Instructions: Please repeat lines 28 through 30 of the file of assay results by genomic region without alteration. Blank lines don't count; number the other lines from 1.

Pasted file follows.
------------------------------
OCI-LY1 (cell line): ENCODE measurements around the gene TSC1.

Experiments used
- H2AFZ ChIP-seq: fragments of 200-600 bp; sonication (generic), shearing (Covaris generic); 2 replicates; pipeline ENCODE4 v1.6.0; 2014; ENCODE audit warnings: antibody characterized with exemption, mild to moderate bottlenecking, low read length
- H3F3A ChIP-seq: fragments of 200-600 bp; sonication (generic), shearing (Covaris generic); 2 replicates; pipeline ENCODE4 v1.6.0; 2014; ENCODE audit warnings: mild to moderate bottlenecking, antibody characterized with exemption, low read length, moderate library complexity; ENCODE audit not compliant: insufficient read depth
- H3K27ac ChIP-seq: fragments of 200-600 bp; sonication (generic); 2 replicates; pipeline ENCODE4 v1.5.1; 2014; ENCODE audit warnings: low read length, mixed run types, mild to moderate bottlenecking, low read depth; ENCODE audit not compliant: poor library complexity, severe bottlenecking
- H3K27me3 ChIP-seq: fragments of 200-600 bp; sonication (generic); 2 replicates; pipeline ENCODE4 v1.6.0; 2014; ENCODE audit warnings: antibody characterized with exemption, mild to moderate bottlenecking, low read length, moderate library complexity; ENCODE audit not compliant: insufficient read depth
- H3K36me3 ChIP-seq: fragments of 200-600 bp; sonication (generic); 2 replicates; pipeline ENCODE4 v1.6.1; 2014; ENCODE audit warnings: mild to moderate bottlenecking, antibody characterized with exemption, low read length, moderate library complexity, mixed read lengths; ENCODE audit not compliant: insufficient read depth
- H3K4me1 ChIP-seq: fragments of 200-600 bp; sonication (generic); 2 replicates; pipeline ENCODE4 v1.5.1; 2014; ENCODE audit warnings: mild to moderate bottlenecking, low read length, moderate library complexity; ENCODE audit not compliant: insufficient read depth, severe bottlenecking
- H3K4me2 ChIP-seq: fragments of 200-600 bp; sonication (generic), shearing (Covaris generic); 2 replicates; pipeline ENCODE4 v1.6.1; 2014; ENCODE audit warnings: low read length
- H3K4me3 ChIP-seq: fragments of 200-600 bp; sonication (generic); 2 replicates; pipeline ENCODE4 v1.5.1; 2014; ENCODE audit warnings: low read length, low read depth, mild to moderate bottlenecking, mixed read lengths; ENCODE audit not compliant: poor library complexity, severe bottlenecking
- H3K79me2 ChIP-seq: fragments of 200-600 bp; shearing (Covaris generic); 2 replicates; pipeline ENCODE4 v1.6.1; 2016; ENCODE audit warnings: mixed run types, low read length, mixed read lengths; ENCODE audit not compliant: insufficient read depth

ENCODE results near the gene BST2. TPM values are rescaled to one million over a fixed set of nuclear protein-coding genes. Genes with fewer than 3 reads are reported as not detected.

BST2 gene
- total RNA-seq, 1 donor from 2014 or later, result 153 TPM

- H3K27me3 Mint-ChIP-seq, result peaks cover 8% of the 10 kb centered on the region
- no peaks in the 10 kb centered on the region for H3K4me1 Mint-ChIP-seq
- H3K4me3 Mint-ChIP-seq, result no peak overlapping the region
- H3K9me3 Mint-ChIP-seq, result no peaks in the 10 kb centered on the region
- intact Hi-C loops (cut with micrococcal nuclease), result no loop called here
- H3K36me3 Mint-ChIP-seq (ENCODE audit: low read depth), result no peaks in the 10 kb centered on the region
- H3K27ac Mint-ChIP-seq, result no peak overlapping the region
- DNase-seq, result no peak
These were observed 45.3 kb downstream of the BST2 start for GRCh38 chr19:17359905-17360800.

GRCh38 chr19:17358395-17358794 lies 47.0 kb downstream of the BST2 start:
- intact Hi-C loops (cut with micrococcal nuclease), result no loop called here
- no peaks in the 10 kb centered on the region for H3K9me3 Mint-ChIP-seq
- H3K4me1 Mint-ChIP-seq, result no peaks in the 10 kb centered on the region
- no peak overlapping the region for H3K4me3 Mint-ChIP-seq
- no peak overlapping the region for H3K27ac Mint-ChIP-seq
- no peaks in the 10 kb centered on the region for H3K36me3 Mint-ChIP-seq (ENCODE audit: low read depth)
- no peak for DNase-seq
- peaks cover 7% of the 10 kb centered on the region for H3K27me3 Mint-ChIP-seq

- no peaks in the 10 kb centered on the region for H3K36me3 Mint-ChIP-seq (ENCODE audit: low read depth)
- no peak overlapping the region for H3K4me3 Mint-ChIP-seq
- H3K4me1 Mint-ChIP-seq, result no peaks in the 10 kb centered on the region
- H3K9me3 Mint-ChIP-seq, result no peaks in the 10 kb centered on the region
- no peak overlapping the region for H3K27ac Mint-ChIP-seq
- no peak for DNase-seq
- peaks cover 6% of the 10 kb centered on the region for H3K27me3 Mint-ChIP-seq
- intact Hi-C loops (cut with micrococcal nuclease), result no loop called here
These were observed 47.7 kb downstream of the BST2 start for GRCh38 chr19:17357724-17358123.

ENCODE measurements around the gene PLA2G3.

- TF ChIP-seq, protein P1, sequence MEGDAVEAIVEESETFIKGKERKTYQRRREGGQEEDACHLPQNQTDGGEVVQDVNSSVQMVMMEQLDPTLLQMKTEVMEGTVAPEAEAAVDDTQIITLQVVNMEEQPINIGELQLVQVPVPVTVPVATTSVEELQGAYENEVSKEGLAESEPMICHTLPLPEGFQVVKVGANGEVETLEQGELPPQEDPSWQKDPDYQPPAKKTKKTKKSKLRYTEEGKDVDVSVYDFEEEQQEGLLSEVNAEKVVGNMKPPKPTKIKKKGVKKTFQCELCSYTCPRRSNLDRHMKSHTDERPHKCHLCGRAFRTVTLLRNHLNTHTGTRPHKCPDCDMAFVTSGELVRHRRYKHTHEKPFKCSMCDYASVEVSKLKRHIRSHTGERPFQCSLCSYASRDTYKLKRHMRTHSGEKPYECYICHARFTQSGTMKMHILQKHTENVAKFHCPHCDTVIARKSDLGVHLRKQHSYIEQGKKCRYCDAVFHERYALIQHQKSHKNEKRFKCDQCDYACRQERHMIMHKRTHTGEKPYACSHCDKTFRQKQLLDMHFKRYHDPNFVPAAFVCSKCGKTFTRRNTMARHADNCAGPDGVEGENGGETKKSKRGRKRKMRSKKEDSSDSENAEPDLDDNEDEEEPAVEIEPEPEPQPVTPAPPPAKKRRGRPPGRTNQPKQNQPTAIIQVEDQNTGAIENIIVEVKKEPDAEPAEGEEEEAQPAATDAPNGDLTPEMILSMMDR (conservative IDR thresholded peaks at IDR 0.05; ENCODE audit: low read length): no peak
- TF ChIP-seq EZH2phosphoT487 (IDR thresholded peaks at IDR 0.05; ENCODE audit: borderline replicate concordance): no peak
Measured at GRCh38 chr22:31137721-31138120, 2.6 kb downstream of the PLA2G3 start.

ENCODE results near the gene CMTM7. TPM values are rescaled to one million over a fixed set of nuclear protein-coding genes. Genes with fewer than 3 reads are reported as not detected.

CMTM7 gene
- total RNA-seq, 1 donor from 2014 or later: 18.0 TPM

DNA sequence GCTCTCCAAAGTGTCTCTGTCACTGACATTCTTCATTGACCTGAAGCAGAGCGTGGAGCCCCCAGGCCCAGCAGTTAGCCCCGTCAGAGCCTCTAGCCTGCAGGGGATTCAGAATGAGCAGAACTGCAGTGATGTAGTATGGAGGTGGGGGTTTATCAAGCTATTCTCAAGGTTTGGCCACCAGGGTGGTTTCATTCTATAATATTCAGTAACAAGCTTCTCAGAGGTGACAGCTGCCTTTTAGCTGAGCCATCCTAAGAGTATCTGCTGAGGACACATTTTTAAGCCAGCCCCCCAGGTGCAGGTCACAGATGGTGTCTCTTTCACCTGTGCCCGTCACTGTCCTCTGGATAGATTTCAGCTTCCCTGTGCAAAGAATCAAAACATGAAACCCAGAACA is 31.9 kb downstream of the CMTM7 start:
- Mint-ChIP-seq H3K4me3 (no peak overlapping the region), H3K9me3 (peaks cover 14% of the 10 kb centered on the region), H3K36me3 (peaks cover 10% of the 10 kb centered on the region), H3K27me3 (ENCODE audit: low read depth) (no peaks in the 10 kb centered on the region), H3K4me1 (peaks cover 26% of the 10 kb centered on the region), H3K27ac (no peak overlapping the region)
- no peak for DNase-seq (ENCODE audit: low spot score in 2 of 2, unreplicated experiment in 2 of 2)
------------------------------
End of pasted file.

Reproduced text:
- no peak overlapping the region for H3K4me3 Mint-ChIP-seq
- no peak overlapping the region for H3K27ac Mint-ChIP-seq
- no peaks in the 10 kb centered on the region for H3K36me3 Mint-ChIP-seq (ENCODE audit: low read depth)